Innovation is surely at the center of Amazon. What is most interesting in this book is on the birth of Kindle. Bezos was always thinking that transition to digital media is inevitable, but fixing the fulfillment center and improving Amazon's technology infrastructure were more urgent to invest(loc.3451). What finally kicked Amazon was success of iPod and iTunes Store, and downfall of CD shops. "We didn't want to be Kodak"(loc.3484). To succeed in books as Apple had in music, Amazon executives raptly discussed the book Innovator's Dilemma by Clayton Christensen. Bezos said to Kessel, who was appointed to manage Kindle project from traditional media organization: "Your job is to kill your own business"(loc.3528).

The basic strategy of today's Amazon is seen in the development of Kindle. In my opinion, this "Steve Jobs's mistake" must be widely discussed (though the below quotation refers to AWS, not Kindle):
Bezos predicted they would be good over the long term but said that he didn't want to repeat "Steve Jobs's mistake" of pricing the iPhone in a way that was so fantastically profitable that the smartphone market became a magnet for competition.
The comment reflected his distinctive business philosophy. Bezos believed that high margins justified rivals' investments in research and development and attracted more competition, while low margins attracted customers and were more defensible. (He was partly right about the iPhone; its sizable profits did indeed attract a deluge of competition, starting with smartphones running Google's Android operating system. But the pioneering smartphone is also a fantastically lucrative product for Apple and its shareholders in a way that AWS has not been, at least so far.)(loc.3332)

The latter half of this book discusses repeatedly Amazon's harsh strategy, for example cheetah-and-gazelle program(loc.3673). For publishers who were reluctant to make the e-book edition of their books, Amazon told them that they faced losing their prominence in Amazon's search results and in its recommendations to customers. Also, Amazon's request to slash book price was so intense, that many sues filed by booksellers and publishers against Amazon. At last, in the fall of 2009, Apple appeared as a white knight(loc.4190). Beside book industry, another notorious price strategy of Amazon is to sell products below cost to beat rivals. To force to accept the acquision by Amazon, it took this strategy with Zappos for apparel, with Diapers.com for diapers(loc.4449). On this matter, the role of Amazon Marketplace is remarkable. This works as laboratory with no risk for Amazon. Marketplace play a crucial role for the ideal of everything store, but at the same time, Amazon can learn how to sell unfamiliar products by the third-party in detail, moreover, with commision fee. Apparel, jewelry categories are developed by Amazon itself in this way(loc.2727). For stores in Marketplace, selling on the site is like heroin addiction(loc.4551). A impressively well established business model.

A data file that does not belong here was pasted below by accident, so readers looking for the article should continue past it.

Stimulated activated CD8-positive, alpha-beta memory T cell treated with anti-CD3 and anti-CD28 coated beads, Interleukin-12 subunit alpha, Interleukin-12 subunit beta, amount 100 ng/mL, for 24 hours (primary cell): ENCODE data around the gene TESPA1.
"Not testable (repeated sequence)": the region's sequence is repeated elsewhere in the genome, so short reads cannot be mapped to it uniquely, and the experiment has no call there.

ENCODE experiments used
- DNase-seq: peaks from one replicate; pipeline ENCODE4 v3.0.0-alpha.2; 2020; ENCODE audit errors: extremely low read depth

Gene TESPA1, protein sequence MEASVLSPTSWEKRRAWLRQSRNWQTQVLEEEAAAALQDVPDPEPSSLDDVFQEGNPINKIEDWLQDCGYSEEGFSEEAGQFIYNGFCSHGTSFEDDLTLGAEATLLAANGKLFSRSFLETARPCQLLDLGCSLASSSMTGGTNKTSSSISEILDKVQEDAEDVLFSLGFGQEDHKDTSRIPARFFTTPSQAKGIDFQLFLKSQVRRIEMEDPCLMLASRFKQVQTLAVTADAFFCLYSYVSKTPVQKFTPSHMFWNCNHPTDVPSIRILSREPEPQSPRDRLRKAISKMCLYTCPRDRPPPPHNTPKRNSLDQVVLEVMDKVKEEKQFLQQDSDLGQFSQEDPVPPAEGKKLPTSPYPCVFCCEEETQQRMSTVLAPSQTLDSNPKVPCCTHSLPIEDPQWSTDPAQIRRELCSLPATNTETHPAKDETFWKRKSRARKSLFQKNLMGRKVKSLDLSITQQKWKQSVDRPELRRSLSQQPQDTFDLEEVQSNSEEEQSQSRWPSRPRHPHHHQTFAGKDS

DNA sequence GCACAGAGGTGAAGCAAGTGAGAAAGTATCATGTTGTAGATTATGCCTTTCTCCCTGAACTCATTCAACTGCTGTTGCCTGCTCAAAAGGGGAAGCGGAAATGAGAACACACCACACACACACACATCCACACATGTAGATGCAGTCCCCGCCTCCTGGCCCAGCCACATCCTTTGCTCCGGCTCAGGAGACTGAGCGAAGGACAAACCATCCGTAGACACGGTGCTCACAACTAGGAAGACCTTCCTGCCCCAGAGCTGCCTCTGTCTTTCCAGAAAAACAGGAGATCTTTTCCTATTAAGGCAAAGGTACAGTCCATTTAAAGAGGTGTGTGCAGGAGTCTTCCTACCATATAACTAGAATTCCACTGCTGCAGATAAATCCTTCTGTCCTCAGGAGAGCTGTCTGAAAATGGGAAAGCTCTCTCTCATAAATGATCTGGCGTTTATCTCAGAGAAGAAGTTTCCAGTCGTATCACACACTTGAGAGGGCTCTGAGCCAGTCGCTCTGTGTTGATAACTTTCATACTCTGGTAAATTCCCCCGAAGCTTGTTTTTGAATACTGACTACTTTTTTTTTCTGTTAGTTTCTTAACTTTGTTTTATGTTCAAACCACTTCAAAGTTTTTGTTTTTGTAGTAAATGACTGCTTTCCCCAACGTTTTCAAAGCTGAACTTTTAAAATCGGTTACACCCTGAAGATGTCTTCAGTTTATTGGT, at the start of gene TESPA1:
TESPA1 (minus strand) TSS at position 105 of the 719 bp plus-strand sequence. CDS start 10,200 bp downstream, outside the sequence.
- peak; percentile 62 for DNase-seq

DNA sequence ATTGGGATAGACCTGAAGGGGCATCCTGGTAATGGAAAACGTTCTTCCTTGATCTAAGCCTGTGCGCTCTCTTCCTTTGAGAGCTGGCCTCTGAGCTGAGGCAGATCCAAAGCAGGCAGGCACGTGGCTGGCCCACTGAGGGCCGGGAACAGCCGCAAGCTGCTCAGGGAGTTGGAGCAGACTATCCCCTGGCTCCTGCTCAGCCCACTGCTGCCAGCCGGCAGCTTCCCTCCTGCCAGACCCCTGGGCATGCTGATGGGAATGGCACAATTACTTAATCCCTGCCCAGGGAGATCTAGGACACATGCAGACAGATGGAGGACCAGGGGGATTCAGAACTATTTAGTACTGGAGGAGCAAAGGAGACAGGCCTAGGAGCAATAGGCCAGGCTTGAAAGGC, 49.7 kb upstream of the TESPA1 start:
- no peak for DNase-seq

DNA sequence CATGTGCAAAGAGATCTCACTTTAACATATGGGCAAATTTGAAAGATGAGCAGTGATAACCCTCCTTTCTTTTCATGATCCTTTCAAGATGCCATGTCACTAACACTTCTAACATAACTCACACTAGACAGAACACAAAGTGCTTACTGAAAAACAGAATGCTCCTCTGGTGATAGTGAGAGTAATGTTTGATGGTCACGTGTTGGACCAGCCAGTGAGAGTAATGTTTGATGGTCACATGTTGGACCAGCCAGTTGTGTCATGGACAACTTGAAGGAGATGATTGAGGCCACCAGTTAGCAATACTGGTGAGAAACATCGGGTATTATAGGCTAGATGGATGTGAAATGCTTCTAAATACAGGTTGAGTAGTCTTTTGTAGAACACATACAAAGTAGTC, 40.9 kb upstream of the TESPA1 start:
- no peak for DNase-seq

Some of the retailers who sell via the Amazon Marketplace seem to have a schizophrenic relationship with the company, particularly if they have no unique and sustainable selling point, such as an exclusive on a particular product. Amazon closely monitors what they sell, notices any briskly selling items, and often starts selling those products itself. By paying Amazon commissions and helping it source hot products, retailers on the Amazon Marketplace are in effect aiding their most ferocious competitor.(loc.4534)

To say last words, I have a complaint. This book does not handle the history of Amazon Web Service. The author praises importance of this service as it "helped lift the entire technology industry out of a prolonged post-dot-com malaise"(loc.3356). But almost nothing is written how AWS was developed within Amazon. As I wrote before, this service shows that Amazon is not everything store, but a techonology company. No one has ever expected that a bookstore provides cloud computing service. Maybe it is too technologically difficult for the author to handle. It's pity.